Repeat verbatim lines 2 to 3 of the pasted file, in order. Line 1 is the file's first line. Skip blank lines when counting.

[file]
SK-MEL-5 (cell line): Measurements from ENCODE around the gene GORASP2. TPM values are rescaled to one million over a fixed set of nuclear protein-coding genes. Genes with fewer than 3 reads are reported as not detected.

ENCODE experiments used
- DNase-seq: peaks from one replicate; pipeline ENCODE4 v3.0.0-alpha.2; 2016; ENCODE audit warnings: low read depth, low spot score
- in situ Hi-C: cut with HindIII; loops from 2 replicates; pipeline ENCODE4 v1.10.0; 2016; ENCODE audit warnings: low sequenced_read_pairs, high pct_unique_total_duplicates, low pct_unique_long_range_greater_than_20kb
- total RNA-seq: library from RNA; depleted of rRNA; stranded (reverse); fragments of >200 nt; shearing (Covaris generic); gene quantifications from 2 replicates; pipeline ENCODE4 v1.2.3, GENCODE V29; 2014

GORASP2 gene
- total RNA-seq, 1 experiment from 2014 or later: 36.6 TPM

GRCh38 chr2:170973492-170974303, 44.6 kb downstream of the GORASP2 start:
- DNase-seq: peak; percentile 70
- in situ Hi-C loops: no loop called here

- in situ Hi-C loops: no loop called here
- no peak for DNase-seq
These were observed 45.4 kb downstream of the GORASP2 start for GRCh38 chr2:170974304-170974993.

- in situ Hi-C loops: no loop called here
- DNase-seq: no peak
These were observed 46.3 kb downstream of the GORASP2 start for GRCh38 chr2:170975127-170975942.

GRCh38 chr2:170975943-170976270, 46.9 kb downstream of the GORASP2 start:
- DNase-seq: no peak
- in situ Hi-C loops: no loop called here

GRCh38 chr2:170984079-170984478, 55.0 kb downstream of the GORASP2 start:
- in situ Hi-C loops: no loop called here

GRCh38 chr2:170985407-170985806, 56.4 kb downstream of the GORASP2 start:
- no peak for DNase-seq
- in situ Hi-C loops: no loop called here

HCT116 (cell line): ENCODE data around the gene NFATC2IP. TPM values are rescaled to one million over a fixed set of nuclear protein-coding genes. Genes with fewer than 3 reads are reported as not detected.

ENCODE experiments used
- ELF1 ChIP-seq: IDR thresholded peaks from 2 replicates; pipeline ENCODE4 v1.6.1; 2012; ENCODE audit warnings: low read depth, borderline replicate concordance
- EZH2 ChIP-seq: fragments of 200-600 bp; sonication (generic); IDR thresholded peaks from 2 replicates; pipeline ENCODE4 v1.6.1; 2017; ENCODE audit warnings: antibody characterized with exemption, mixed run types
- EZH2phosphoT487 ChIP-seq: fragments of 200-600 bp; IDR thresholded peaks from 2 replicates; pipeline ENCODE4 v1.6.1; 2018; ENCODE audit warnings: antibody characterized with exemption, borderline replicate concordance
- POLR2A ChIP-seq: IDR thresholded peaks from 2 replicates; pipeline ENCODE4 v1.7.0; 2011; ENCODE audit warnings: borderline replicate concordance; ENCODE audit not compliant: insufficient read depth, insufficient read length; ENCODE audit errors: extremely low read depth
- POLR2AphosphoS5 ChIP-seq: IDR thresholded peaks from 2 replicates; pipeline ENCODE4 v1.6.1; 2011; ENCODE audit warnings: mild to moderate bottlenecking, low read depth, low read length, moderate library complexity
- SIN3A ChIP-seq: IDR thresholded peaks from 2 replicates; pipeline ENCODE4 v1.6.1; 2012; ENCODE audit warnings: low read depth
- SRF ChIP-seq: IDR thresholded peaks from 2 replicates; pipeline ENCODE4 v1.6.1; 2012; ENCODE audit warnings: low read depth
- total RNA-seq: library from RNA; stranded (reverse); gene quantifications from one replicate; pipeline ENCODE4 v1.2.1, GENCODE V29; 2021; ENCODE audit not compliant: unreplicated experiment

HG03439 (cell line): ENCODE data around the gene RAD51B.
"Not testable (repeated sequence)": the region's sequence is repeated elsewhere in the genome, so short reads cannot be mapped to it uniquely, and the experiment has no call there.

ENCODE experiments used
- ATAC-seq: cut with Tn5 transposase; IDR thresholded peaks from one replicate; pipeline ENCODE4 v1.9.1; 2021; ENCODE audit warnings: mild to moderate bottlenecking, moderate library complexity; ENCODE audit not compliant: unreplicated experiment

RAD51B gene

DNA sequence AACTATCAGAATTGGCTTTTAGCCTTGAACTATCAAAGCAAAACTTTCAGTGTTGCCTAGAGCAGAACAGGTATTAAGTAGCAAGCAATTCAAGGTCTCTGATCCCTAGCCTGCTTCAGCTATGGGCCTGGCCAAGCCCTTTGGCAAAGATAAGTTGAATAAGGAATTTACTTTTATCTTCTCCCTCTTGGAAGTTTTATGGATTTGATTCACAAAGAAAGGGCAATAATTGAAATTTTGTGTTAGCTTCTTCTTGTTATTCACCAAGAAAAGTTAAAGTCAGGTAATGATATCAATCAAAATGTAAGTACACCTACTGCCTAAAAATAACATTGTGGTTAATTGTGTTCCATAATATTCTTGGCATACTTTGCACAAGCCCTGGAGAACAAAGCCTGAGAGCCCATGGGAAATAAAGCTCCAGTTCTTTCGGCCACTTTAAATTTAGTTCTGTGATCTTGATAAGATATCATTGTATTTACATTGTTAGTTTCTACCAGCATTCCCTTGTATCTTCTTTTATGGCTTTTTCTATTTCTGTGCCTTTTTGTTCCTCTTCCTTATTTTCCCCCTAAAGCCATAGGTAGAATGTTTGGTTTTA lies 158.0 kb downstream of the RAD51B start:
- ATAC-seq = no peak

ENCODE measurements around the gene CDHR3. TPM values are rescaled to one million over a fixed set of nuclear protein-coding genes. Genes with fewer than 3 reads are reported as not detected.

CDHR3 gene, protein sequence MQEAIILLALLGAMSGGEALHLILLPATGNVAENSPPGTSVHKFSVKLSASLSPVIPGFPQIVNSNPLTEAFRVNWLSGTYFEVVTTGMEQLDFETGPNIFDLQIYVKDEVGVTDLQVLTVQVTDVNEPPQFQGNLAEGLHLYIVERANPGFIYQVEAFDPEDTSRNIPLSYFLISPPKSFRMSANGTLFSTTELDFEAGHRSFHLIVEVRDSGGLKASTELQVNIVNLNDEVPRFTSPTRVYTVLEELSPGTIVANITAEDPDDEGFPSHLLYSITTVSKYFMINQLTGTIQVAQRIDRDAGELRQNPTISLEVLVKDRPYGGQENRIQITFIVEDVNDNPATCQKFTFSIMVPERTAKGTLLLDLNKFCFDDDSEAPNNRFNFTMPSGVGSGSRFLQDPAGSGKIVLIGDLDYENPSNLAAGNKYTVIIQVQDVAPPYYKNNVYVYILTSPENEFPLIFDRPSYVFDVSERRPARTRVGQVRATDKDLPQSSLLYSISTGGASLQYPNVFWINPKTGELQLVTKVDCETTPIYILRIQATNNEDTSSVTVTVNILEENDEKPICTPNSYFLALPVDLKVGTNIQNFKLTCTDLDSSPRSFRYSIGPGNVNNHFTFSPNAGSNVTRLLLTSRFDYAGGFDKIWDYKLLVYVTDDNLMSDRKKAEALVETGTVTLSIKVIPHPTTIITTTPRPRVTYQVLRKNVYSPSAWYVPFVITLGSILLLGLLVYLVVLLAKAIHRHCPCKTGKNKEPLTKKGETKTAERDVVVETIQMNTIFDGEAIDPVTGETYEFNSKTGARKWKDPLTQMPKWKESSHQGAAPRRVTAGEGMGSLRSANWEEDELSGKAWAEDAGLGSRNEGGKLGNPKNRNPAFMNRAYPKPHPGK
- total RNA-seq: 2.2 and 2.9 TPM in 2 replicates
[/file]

ENCODE experiments used
- DNase-seq: peaks from one replicate; pipeline ENCODE4 v3.0.0-alpha.2; 2016; ENCODE audit warnings: low read depth, low spot score